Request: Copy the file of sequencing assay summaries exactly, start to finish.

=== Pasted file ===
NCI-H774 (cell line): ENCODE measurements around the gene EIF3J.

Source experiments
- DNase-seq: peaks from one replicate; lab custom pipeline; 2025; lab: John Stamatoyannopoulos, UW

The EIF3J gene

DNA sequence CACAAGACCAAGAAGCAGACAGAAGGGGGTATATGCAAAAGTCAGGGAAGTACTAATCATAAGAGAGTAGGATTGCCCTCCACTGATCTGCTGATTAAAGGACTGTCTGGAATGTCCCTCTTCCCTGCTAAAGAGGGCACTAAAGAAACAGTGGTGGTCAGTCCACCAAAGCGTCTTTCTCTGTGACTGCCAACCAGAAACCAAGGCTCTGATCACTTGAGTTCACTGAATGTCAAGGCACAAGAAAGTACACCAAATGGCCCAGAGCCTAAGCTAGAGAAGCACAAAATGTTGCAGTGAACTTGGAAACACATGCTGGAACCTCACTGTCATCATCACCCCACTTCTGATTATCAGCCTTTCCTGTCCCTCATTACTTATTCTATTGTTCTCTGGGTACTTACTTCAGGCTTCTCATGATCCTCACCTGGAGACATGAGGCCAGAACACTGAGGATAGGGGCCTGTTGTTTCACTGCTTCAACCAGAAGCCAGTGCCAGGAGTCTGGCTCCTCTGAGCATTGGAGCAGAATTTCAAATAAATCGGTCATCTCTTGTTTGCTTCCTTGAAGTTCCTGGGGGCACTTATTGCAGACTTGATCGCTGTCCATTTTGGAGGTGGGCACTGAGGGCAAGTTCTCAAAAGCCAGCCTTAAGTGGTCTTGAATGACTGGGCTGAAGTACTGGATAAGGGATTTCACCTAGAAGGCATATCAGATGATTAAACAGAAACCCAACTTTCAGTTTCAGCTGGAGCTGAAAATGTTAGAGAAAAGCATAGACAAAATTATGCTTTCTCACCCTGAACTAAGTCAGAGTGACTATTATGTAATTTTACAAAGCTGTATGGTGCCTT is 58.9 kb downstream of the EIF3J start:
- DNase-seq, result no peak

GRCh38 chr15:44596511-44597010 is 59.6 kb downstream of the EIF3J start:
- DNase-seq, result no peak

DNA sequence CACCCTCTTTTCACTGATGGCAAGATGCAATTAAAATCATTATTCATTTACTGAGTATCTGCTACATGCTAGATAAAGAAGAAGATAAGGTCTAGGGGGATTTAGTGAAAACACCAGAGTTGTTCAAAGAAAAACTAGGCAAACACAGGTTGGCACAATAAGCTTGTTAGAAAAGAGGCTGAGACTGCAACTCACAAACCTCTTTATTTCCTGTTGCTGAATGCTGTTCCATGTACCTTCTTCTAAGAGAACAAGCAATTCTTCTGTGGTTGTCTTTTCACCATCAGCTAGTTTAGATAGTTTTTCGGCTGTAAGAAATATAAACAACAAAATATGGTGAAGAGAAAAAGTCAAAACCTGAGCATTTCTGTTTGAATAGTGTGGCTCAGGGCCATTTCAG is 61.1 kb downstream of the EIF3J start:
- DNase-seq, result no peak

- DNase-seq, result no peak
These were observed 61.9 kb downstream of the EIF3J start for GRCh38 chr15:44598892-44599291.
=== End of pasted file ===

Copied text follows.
NCI-H774 (cell line): ENCODE measurements around the gene EIF3J.

Source experiments
- DNase-seq: peaks from one replicate; lab custom pipeline; 2025; lab: John Stamatoyannopoulos, UW

The EIF3J gene

DNA sequence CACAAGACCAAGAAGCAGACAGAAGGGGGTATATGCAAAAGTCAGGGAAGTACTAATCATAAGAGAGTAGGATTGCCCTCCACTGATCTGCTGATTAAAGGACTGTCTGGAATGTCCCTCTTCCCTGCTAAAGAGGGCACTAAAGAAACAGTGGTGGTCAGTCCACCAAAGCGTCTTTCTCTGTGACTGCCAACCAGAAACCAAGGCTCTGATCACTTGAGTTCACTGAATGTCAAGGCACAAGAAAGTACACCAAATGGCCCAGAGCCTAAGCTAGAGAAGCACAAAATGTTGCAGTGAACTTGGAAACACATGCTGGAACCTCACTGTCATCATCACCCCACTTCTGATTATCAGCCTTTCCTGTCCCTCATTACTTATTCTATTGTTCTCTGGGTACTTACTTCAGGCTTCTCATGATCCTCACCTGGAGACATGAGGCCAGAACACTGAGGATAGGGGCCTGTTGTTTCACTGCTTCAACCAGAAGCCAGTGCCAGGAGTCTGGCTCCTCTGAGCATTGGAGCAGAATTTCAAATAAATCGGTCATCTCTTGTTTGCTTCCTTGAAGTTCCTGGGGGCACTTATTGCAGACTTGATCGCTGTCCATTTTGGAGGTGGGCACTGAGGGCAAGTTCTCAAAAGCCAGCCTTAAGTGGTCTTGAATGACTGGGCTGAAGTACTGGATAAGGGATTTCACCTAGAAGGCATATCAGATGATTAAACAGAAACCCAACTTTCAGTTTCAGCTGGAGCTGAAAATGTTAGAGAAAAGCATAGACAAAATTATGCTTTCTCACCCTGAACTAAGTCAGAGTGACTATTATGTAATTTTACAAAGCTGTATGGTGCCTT is 58.9 kb downstream of the EIF3J start:
- DNase-seq, result no peak

GRCh38 chr15:44596511-44597010 is 59.6 kb downstream of the EIF3J start:
- DNase-seq, result no peak

DNA sequence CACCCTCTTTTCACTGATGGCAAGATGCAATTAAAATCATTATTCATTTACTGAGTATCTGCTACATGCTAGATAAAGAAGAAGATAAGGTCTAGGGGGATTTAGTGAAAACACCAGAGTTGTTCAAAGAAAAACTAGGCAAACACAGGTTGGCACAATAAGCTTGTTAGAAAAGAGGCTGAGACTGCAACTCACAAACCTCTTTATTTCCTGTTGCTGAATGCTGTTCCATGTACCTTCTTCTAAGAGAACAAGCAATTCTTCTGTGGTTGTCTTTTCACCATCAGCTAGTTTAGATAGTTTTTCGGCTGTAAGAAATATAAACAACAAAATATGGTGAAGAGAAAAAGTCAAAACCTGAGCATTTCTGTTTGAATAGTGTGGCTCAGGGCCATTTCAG is 61.1 kb downstream of the EIF3J start:
- DNase-seq, result no peak

- DNase-seq, result no peak
These were observed 61.9 kb downstream of the EIF3J start for GRCh38 chr15:44598892-44599291.